SIMON: Two weeks ago, Cliven Bundy went head to head with federal authorities over his cattle grazing on public land.
BUNDY: The federal government is here with an army stealing my cattle, is what it is.
SIMON: Bundy's anti-government crusade skyrocketed him to GOP stardom.
SEAN HANNITY, FOX NEWS: The government may be thankful for cutting the lawn for free.
SIMON: Backed by Republican presidential hopefuls.
SENATOR RAND PAUL (R), KENTUCKY: It is government over reach, government gone amok.
SIMON: Now supporters are running the other way. Senator Rand Paul tweeting, Cliven Bundy's remarks on race are offensive and I wholeheartedly disagree with him. Bundy appearing to backpedal on "CNN Tonight" with Bill Weir.
BUNDY: I didn't mean on slavery, but I meant to compare it with maybe a life on the farm or life back in the south where they had, you know, some chickens and gardens and they had something to do.
SIMON: So who still stands by Bundy's side?
UNIDENTIFIED MALE: I would take a bullet for that man if need be.
SIMON: Jason Bullock is a former Army infantry man who a few weeks ago came to the remote Nevada desert to become Bundy's bodyguard.
(on camera): You're protecting this man and he is wondering whether African-Americans would be better off as slaves. How does that strike you?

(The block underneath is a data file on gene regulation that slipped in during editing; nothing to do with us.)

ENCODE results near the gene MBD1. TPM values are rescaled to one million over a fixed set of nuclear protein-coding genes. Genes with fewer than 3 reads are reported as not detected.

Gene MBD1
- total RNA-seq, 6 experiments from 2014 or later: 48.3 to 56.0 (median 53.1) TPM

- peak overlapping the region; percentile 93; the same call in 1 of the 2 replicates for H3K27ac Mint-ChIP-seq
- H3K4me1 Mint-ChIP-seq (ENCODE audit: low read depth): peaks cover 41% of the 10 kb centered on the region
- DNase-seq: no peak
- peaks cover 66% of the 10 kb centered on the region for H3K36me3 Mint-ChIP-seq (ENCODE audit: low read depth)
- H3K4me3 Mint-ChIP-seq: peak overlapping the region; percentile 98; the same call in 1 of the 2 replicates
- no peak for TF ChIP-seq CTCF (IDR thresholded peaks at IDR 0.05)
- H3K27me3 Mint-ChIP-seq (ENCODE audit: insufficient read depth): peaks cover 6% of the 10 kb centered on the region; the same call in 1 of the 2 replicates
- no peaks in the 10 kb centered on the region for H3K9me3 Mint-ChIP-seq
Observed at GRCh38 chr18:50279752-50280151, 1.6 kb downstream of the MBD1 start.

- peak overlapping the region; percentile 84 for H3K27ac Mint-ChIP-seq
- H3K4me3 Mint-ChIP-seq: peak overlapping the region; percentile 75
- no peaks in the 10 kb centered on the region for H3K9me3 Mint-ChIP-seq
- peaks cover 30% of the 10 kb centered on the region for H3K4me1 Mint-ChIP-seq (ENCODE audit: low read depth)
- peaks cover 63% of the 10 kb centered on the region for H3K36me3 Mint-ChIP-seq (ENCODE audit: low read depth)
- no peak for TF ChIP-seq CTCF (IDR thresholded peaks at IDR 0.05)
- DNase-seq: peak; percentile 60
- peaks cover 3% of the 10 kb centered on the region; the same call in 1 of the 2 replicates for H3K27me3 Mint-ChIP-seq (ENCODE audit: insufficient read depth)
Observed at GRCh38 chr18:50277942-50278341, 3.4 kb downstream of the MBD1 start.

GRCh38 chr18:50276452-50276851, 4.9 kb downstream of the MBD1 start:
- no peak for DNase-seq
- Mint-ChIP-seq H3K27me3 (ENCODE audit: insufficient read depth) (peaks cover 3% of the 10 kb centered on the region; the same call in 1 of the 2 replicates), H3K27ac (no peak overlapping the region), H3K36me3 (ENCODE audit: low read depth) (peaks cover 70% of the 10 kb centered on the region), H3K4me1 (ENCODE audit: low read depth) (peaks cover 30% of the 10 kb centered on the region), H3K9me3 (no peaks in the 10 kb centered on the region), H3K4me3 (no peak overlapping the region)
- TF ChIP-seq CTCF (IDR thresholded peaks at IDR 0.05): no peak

UNIDENTIFIED MALE: It doesn't strike me any kind of way. The same old Mr. Bundy I met the first day of all this happenings.
SIMON: Aren't those offensive comments to you?
UNIDENTIFIED MALE: Not at all.
SIMON: Dan Simon, CNN, Bunkerville, Nevada.
BOLDUAN: All right, Dan, thank you very much. And you're going to hear from Cliven Bundy himself. He will be live on NEW DAY in the 8:00 hour. Is he changing his position or sticking by it? -- Chris.
CUOMO: All right, Kate, there are some big stories going on, suggestion Russia is trying to start World War III, a hijacking scare, and the prime minister of Malaysia speaking exclusively to us on Flight 370. Let's go.
(BEGIN VIDEO CLIP)
UNIDENTIFIED FEMALE: Incident was caused by a disruptive passenger on board a Virgin Australian Boeing 737 flight.
NAJIB RAZAK, MALAYSIAN PRIME MINISTER: We will search, we will spend as much as we, can as much as we can afford, to find the missing plane.
UNIDENTIFIED MALE: What do you concretely want from the Malaysian government right now?
UNIDENTIFIED MALE: The truth, what they are hiding.
BARACK OBAMA, PRESIDENT OF THE UNITED STATES OF AMERICA: What you've seen is the government in Kiev doing what it said it would do.